Episodic Games Need Standardization

The allure of releasing games on an episodic schedule for developers is understandable. Spacing out releases by weeks and months provides many benefits and opportunities for creators. What bodes well for the developer, however, does not bode so well for the gamer.

There are many reasons that an episodic format is valuable for developers:

  1. They don’t need the game completely finished by the time they release the first episode, and they thus have extra time to polish the later episodes. In fact, while not likely that substantial changes can be made for the next forthcoming episode, it’s not out of the realm of possibility that changes can be made to the latter episodes based on fan feedback.
  2. Releasing your game in a series of five or six episodes means that your game will constantly be referenced in gaming media, where release dates for each episode are covered as a news story, thus equating to free additional promotion.
  3. This system keeps gamers constantly talking and thinking about your game as they anxiously await the next episode, further creating a lasting buzz about the game.
  4. After all episodes are out, reviews on the series as a whole begin to be published, gaining them one more slot in the spotlight.
  5. They are able to make one last push for sales by including all episodes of the game in a discounted purchase price either digitally or sometimes even physically.

Life is Strange

Life is Strange

There are several different approaches to this episodic format, as developers can have a set schedule of releases or just update information on the next episode as it becomes available. The former was utilized by Capcom with the release of Resident Evil: Revelations 2 earlier in 2015, as they released one episode each week for a month. The latter approach is more commonly used by Telltale when releasing games like the recent Game of Thrones series, or by Dontnod with their unique title Life is Strange.

The weekly approach doesn’t seem particularly troublesome and grants many of the benefits of the above bulleted list without hurting the gamer. Telltale’s recent approach with Game of Thrones, however, can be frustrating, and it ultimately isn’t good for either gamers or the developers.

RE:R2

Resident Evil Revelations 2

With Capcom, we knew exactly what to expect. A weekly interval is reasonable as there’s not too much time between episodes, and it means that we only have to constantly hear about the game for a single month. The developer still benefits from increased promotion and coverage, but don’t run the risk of irritating their consumer base by dragging out the project. They were still able to bundle all episodes into a single package once all episodes were released; no harm, no foul.

Telltale’s approach with Game of Thrones, however, has been nothing short of maddening. The first episode was released in December 2014, and the final episode is just finally being released at the end of November in 2015. That’s almost an entire year! Most irritating is that the final episode will be released almost four full months after the previous episode. There are a lot of problems with this implementation of an episodic format.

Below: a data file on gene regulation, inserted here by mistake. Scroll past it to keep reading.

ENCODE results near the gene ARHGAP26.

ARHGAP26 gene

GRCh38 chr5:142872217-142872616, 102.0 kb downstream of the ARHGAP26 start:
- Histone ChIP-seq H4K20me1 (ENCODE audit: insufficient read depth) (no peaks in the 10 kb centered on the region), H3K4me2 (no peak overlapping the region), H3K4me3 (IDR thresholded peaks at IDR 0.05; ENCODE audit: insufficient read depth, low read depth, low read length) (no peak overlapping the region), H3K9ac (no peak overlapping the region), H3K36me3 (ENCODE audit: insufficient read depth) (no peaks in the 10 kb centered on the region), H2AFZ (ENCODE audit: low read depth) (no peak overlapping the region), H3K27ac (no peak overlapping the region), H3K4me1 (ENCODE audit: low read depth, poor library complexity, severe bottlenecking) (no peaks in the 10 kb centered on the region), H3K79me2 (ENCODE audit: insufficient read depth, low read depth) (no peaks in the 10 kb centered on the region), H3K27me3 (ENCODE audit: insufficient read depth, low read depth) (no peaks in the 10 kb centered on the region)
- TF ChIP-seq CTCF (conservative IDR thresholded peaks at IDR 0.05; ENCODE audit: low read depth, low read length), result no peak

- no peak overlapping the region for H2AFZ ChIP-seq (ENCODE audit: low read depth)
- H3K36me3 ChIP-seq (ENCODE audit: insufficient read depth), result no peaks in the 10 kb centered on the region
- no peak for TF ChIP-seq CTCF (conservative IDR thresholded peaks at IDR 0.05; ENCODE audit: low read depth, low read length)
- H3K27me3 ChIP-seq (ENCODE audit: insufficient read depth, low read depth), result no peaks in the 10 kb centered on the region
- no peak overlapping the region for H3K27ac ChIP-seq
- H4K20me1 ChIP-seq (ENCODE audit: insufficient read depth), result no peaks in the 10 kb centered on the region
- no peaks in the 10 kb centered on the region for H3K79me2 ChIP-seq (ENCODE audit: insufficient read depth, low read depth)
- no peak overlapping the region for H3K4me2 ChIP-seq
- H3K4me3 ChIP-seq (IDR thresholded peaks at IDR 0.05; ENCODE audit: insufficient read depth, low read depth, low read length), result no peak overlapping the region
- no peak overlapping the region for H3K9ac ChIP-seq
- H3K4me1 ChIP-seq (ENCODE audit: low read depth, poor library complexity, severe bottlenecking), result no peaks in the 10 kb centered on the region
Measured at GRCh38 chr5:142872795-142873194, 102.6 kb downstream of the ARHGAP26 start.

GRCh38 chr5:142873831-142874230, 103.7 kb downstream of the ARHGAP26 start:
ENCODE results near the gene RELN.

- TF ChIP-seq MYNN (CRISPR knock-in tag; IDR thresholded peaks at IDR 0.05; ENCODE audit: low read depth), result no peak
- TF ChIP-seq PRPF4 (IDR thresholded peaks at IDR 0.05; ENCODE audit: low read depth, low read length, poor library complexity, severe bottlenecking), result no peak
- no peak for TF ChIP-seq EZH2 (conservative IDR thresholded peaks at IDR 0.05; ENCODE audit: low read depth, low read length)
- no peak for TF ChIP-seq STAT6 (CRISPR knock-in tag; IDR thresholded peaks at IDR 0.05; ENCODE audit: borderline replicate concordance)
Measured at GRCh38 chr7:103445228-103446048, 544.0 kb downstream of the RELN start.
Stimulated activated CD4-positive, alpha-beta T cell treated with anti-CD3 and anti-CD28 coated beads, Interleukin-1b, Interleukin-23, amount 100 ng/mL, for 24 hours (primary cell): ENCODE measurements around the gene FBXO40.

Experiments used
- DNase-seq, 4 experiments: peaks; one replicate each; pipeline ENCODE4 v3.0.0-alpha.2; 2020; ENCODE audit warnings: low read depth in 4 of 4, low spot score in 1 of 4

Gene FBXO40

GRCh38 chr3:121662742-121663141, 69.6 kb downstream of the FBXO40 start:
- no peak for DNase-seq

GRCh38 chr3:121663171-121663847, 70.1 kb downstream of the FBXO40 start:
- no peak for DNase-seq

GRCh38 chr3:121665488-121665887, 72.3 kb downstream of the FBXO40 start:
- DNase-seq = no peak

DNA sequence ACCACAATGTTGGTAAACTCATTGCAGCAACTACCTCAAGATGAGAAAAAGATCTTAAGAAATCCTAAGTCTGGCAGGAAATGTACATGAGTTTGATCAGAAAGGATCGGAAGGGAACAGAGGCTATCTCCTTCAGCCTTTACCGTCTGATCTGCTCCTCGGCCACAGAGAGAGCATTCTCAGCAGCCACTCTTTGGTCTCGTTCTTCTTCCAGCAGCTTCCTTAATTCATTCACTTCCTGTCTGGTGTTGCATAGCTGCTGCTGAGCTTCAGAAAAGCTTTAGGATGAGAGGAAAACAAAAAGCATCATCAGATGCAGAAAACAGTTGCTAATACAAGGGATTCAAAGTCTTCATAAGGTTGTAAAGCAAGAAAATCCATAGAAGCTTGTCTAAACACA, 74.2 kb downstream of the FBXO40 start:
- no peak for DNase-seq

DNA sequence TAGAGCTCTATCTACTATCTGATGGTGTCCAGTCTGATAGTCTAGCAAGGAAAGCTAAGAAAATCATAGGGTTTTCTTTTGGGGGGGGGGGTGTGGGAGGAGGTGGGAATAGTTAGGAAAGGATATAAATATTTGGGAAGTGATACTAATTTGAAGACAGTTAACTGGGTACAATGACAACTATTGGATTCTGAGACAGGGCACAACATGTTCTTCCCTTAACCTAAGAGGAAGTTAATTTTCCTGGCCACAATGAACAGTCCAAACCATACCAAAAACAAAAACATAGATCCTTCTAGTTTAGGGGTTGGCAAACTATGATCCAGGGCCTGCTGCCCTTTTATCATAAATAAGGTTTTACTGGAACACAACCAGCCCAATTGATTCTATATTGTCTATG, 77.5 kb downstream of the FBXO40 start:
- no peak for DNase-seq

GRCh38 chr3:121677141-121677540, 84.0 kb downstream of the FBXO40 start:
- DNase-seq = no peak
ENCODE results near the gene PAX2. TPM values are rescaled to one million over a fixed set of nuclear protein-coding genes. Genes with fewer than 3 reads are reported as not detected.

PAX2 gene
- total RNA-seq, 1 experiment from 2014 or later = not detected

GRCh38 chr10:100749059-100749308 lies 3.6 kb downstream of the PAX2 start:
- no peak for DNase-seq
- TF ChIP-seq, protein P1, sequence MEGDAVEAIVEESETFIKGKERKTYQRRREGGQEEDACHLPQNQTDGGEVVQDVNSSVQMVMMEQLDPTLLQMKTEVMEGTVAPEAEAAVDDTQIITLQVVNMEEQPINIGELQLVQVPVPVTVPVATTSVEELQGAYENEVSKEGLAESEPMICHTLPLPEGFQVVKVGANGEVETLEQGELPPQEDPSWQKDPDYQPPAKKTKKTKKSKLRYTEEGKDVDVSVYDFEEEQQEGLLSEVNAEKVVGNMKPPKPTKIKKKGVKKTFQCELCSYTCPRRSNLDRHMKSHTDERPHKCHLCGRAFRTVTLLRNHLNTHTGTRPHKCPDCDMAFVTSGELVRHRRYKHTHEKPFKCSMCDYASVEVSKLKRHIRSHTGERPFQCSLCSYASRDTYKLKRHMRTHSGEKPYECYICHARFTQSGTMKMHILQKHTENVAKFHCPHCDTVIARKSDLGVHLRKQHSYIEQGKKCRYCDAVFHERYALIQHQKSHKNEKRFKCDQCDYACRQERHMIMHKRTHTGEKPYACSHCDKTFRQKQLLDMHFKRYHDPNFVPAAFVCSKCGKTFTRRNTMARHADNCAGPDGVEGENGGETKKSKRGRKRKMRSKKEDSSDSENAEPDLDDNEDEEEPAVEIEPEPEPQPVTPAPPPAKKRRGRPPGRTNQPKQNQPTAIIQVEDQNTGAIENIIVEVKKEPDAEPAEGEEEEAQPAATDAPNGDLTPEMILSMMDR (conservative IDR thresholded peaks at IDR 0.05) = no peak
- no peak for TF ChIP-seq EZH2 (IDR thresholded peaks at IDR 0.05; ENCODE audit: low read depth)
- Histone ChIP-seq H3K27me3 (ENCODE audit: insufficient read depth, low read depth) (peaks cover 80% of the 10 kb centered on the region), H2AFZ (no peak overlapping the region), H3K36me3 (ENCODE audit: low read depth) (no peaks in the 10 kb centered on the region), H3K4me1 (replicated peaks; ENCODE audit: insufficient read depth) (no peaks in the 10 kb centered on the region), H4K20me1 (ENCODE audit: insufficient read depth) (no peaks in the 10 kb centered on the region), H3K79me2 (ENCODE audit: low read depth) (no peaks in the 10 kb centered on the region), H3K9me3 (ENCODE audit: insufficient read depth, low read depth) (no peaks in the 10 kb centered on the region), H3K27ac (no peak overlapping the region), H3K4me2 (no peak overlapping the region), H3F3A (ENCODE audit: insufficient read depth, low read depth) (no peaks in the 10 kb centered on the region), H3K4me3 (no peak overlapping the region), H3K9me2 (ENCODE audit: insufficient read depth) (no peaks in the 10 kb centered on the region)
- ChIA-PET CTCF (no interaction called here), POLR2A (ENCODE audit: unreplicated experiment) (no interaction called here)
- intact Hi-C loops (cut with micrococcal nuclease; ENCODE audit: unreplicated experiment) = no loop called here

First and foremost, gamers can’t be expected to follow a story that has been fed through an irrigation line over the course of an entire year. Those of us who were excited to play their game have been continually frustrated by lack of communication about release dates, and each time a new episode came out we lost some of the content from the previous one, weakening the story and our overall concern with the status of the characters. In an adventure game that borders on a visual novel, this is a serious issue.

Game of Thrones

Game of Thrones

This latest delay of four months is simply bad business. As someone who has anxiously awaited the next release each step of the way, I’ve become bitter about the series and about Telltale in general. Issues like these delays have me fishing for more reasons to justify my angst with Telltale, such as publicly denouncing their aging game engine that was put to shame by the recently released Life is Strange. It’s well known that people try to find more justification for their feelings on issues, and this situation is no different.

Speaking of Life is Strange, that release cycle is not without issues either. An intriguing game with a focus on a unique storyline is hurt by wide gaps between episode releases. I had planned to write a review about the game, but upon revisiting my notes from each episode I felt it hard to tie it all together in a cohesive package. True, I could have taken better notes, or played through the entire game all at once for the purpose of a review, but I’m bringing it up because it’s symptomatic of a larger problem with the format. These episodic games with large intervals really do a disservice to the overall story, as the time gaps break up the emotional arch of the story and dampen the overall experience and thus the quality of the game in the mind of the player.

It seems like game series that take this elongated approach lose momentum, which is also bad for the developers as well as for the gamers. Spacing out episodes with such uncertainty and infrequency damages the long-term viability of a game and its series, and it should be avoided at all costs. If a developer feels the need to use an episodic approach, follow Capcom’s lead. Or save yourself some headache and just release a full game all at once.

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